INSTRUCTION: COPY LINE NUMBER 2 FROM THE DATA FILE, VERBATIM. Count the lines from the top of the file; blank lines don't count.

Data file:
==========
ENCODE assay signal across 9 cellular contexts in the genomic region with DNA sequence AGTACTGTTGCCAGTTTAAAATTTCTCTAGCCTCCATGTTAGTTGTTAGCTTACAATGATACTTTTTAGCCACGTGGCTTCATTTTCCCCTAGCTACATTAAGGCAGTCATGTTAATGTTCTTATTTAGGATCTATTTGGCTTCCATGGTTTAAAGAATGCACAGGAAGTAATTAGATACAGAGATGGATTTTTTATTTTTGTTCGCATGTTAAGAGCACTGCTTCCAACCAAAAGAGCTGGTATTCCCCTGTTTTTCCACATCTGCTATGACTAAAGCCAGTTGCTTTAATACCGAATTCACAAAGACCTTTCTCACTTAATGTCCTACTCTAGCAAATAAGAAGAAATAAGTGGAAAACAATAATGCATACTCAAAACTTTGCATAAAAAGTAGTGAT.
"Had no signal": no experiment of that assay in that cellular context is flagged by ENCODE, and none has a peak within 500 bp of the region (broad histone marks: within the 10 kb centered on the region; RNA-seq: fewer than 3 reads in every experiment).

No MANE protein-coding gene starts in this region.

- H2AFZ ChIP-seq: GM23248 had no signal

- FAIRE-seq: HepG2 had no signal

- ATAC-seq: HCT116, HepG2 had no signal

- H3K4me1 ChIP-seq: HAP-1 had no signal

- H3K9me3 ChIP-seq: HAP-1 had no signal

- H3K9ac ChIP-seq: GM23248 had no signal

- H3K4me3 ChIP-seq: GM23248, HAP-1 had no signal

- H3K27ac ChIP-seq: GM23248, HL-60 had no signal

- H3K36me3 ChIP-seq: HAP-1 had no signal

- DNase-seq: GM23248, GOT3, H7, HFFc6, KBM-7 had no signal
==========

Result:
"Had no signal": no experiment of that assay in that cellular context is flagged by ENCODE, and none has a peak within 500 bp of the region (broad histone marks: within the 10 kb centered on the region; RNA-seq: fewer than 3 reads in every experiment).